19th April 2017
1st Quarter Newsletter
After a season to remember in 2016 that resulted in 9 stakes winners, including at Group1, Group 2 and Group 3 level, 50 overall winners at a strike rate of just about 20%, and more than £1.3 million in prize money won, the team at Beckhampton have every reason to feel excited about the prospects for 2017.
Those aforementioned Group wins were achieved remarkably at a better strike rate than for the year overall. Fifty winners was our third-best seasonal total since 2003 and our strike rate has only been bettered once in the same period, back in 2010 when we had fifty-two winners.
We can’t achieve those sorts of results without the horses of course. Twenty-two horses that ran for us last season had a Timeform rating of 90 or more, and all except two of those contributed at least one win. Fifteen horses won at least twice with the unbeaten Cloudberry winning most races (four) followed closely by Battlement and Blakeney Point.
Cloudberry Blakeney Point
Star of the show, from a ratings perspective at least, was once again Time Test. The five-year-old had the ground go against him in the Eclipse, but either side of that won the Brigadier Gerard Stakes and the York Stakes to take his career total of Group wins to four. He’s since left to join Chad Brown in America where he should do very well as he’ll encounter his favoured fast conditions pretty much everywhere he goes.
If Time Test was our best horse –with a Timeform rating of 125 – Quest For More had perhaps the more memorable 2016. He took some time to peak having ended 2015 in Australia, but he came good in the Group 2 Lonsdale Cup at York in the summer under a cracking front-running ride from George Baker and then won the Group 1 Prix du Cadran at Chantilly in October. In between those wins he was beaten a nose by Sheikhzayedroad in the Doncaster Cup and on his final start was just edged out again by that same horse in the Long-Distance Cup at Ascot.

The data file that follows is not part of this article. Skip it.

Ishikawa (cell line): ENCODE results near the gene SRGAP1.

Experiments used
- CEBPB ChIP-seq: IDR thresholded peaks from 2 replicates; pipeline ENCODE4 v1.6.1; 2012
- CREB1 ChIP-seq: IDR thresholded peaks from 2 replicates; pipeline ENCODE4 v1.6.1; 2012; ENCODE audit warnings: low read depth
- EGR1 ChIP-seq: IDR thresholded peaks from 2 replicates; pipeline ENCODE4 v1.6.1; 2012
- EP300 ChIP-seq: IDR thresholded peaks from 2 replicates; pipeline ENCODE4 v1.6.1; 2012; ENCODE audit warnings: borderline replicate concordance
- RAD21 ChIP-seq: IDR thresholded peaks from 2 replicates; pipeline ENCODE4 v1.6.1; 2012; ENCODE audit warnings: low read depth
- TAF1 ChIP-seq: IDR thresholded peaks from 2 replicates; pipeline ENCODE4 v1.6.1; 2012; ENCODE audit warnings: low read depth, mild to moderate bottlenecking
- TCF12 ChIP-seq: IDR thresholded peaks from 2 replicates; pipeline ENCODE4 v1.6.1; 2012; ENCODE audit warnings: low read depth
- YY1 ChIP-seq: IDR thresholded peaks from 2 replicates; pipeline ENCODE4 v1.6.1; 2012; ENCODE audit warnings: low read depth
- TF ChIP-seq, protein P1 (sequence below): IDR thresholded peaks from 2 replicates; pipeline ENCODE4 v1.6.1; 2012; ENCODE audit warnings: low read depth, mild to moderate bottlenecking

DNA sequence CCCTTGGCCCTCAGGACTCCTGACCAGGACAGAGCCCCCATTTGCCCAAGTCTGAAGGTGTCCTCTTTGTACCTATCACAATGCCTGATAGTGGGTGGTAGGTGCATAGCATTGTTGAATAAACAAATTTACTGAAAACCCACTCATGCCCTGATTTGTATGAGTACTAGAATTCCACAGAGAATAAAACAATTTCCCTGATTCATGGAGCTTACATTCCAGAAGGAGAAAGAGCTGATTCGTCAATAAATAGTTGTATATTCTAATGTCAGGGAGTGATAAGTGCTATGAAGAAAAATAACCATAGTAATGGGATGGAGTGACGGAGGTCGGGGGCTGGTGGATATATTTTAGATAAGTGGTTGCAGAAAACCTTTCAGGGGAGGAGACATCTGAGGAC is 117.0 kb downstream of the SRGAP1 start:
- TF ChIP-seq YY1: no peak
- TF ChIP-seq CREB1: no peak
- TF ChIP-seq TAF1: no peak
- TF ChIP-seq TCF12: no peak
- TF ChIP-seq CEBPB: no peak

Quest For More
Chief among the other older horses worth a mention is Decorated Knight. He joined us from Roger Varian and won twice, including the Listed Festival Stakes at Goodwood and the Group 3 Meld Stakes at the Curragh from just four starts. Ayrad, in the same ownership as Decorated Knight, also had a very consistent season and landed the Listed Gala Stakes at Sandown.
Decorated Knight Ayrad
Imperial Aviator was one of our best three-year-olds. He was one of the easiest early-season handicap winners seen for a long time when scoring at Newbury and ended the season running creditably in some valuable handicaps, after which his owner sold him for a handsome profit.
So far as the two-year-olds were concerned, all the attention last year centred on Frankel and his first progeny and it gave us great pride to provide the superstar racehorse with his first stakes winner in the shape of Fair Eva. Out of the Group 1 winning sprinter African Rose, Fair Eva had looked pretty special from her first piece of work and proved as much when winning impressively at Haydock before winning the Juddmonte sponsored Princess Margaret Stakes at Ascot by four lengths. Subsequent defeats in the Lowther Stakes and the Rockfel Stakes meant she ended up among the best of her generation rather than top of it as she had been after Ascot but hopefully her best days are still ahead of her. Another two-year-old by Frankel that won on his debut and looked equally as promising as Fair Eva did first time up was Atty Persse. He was sold to Godolphin having landed a Sandown maiden in September with a fair bit more in hand than the winning margin suggests but will continue to be trained at Beckhampton.
We made good use of the post-turf all-weather season and recorded some significant wins. Rock Steady landed a decent handicap at Wolverhampton and finished second on another four occasions before picking up a minor injury that means he will be trained for a late summer campaign. Chester Street ended the year with two wins at Chelmsford, the latter under Josephine Gordon so taking his record on the all-weather at that point to 3-3.
Rock Steady Chester Street
Fashion Business(another by Frankel) got us off the mark for 2017 when winning at Lingfield before the promising Abatement and Decorated Knight made it a quick-fire hat-trick. We were made an offer too good to refuse for Fashion Business and he has now left us to go stateside. Decorated Knight’s Winter Derby Trial success was the highlight of our domestic all weather season before he reached even greater heights in Dubai, showing a smart turn of foot to win the Group 1 Jebel Hatta. Unfortunately, hopes of a follow up in the Dubai Turf were dashed by the heavy rain that fell ahead of the World Cup meeting. Conditions were too soft, as they were for Quest For More in the Dubai Gold Cup.